The idea for Slim Office didn’t come out of a genuine exploration or concern for what an office needs, as it turns out. It is the one tactical, commercially driven design that we chat about during the interview: “This project is really more about what Arco could do as they are having a tough time just like all the other furniture companies. The main thing was to think of something that they could sell and that they would be good at.”
Pot likens the evolution of the design to loose pub talk, where the idea of using magnets was put out there, layered upon, and even joked about. “We said, ‘imagine what problems we could solve for cable management!” But then, of course, the proposal was taken seriously and Slim Office was born.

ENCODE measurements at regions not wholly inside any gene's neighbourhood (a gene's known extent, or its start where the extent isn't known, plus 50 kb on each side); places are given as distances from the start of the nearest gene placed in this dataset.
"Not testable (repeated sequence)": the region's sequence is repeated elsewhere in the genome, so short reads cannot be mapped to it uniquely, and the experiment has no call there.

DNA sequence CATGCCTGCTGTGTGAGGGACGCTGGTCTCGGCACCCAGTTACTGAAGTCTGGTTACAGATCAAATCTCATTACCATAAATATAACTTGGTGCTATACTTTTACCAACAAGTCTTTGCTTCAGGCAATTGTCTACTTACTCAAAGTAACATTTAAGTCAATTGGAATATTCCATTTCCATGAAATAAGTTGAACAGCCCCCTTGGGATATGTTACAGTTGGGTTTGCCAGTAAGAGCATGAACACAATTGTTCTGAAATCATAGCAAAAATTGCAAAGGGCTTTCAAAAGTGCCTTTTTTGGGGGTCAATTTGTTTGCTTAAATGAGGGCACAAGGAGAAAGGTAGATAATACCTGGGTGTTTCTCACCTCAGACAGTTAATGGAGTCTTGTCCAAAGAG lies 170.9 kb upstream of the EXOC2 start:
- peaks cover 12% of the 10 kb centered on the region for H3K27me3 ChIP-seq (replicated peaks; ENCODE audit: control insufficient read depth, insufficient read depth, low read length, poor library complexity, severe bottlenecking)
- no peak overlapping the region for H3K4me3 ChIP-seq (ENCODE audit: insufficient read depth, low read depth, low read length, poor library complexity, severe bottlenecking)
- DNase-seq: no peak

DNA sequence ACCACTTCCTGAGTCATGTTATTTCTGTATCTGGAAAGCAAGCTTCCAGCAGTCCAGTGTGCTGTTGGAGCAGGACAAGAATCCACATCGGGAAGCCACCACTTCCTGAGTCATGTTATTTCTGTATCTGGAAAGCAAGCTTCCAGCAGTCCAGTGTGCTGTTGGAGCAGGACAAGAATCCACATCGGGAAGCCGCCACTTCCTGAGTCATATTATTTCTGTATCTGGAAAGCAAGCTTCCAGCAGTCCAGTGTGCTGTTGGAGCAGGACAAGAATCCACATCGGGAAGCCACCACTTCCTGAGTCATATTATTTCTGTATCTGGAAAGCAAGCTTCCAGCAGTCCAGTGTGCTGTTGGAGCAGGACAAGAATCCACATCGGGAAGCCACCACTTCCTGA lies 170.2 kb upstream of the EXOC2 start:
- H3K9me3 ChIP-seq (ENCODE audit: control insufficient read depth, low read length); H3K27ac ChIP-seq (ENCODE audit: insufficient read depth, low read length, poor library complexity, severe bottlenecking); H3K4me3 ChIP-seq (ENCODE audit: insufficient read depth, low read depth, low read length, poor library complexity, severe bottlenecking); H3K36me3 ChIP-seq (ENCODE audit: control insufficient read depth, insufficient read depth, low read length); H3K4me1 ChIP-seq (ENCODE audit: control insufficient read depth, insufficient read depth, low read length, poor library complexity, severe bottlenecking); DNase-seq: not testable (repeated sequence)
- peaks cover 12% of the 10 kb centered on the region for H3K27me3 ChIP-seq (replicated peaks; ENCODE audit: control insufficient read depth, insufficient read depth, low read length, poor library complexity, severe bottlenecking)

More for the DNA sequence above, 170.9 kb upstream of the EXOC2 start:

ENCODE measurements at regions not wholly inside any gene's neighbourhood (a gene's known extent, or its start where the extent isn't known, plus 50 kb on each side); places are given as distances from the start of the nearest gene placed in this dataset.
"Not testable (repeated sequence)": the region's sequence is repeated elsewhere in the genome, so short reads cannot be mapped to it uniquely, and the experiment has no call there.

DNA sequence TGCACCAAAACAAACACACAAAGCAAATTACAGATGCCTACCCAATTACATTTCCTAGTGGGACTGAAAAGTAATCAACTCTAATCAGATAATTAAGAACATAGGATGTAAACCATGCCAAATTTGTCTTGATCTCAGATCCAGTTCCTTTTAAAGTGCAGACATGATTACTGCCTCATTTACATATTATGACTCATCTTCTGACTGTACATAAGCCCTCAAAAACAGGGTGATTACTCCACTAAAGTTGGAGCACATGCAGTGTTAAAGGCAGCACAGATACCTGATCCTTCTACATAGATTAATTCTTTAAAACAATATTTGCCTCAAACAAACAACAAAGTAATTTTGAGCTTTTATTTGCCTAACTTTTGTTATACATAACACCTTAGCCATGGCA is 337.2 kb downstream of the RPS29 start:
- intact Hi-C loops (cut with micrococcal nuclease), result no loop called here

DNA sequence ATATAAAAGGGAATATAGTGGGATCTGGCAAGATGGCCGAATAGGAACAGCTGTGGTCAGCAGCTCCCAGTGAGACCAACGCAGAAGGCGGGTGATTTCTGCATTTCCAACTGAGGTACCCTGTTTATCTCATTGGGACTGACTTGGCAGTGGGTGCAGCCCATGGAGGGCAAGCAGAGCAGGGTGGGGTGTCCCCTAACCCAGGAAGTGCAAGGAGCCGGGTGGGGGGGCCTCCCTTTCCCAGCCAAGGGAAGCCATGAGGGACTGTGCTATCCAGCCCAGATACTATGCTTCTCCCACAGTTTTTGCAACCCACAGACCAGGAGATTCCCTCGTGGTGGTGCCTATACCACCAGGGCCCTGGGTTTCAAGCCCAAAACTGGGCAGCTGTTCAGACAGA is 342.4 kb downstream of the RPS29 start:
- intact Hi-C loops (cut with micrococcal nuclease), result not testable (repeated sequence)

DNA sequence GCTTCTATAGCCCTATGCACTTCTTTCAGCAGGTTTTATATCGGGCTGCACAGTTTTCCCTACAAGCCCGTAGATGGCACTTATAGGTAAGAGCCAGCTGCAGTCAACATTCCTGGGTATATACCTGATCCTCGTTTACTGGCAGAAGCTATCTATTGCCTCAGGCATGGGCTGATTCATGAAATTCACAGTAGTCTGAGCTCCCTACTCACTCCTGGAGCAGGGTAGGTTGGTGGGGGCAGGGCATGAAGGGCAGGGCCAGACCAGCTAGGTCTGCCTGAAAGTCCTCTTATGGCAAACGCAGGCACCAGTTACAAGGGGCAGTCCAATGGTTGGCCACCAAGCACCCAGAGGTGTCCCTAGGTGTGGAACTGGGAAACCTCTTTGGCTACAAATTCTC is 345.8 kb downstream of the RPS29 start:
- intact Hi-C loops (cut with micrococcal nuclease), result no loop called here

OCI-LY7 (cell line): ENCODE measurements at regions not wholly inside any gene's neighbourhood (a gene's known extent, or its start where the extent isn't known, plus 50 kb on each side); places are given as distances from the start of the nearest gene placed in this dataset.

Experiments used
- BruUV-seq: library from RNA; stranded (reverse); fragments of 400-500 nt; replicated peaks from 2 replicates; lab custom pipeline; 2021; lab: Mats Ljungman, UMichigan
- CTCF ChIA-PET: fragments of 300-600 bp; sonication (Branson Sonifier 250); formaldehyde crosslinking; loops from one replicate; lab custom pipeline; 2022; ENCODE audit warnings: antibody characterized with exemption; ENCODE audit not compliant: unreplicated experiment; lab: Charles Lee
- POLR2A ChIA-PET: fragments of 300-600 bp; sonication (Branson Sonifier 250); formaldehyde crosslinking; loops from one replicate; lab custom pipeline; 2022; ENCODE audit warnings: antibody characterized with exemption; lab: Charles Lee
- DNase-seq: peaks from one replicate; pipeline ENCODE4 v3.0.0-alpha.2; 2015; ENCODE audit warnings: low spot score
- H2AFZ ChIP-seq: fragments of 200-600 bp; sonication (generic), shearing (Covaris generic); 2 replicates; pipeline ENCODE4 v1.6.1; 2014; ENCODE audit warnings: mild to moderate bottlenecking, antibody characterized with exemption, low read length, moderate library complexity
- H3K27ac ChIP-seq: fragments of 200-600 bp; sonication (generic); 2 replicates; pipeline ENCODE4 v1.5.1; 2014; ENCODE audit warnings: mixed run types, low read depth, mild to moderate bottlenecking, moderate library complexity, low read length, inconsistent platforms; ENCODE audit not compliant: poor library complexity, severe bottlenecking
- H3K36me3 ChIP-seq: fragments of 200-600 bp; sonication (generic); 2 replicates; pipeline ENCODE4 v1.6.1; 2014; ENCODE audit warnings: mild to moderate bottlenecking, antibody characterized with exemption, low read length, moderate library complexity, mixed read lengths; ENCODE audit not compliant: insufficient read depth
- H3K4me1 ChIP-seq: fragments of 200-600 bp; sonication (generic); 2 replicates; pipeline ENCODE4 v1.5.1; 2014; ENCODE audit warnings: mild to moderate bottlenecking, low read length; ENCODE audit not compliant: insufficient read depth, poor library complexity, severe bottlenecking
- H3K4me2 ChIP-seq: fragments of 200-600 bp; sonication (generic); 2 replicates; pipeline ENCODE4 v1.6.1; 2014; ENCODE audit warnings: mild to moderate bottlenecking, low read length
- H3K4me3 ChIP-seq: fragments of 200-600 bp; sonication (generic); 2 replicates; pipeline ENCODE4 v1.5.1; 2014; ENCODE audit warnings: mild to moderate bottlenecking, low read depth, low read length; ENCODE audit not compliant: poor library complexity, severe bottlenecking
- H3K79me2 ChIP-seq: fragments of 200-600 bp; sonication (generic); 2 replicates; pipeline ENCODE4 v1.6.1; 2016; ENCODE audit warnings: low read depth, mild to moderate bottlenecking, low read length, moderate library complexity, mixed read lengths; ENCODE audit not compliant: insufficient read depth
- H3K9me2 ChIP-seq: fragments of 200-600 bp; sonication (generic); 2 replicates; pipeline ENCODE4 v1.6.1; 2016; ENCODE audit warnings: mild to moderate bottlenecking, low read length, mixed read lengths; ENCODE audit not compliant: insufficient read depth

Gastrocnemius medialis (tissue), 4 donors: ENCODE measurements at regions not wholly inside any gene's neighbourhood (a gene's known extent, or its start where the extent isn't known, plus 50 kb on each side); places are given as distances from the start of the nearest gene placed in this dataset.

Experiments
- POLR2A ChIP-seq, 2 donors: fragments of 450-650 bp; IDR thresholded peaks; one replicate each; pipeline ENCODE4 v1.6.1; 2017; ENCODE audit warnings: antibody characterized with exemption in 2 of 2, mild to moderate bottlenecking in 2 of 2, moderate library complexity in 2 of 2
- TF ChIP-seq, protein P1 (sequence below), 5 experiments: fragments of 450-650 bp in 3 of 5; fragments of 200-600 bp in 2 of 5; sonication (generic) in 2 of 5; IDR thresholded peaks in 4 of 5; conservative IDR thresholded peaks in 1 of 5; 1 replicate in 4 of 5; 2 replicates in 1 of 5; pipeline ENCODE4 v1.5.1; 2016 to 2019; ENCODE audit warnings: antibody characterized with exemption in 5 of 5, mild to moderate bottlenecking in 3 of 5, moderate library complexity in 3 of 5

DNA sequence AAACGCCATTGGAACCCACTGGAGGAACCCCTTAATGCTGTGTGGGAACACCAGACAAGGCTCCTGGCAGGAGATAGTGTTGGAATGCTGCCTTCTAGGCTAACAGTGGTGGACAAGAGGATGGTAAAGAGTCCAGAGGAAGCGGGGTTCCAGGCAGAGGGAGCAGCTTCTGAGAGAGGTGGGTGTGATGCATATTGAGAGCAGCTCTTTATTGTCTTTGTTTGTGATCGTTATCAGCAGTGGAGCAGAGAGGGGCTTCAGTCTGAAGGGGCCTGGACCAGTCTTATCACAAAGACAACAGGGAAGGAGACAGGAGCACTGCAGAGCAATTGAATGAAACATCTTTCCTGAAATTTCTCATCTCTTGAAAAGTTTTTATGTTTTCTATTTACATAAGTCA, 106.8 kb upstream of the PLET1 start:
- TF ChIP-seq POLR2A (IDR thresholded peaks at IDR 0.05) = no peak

“I think the Slim Table is good for an office because there is so little about it that so little can be wrong, and therefore its very multifunctional,” Pot says. “There are two ways to achieve multifunctionality. One is to be like the Swiss army knife and the other is to be like the paper clip. I generally prefer the paper clip because with the Swiss army knife, the only thing you experience is that you’re missing out on something. It’s weighed down with all the functions. The more functions it has, the less functional it becomes. But the paper clip, because it’s nothing, it can be anything.”
There is no denying that designers are vying for the thinnest, most impossible looking table - and Pot’s Slim is a contender. “It’s like the fastest car, you know, it’s the thinnest table,” he jokes. But Slim Office, and the idea of multifunctional furniture, is right in step with workplace trends. “It’s a sort of 1980s modernism to have less of something. Now if you see what students are making - they are all making art design where they can express their feelings through a product,” he says, with an impish chuckle. “But now I’m being cynical.”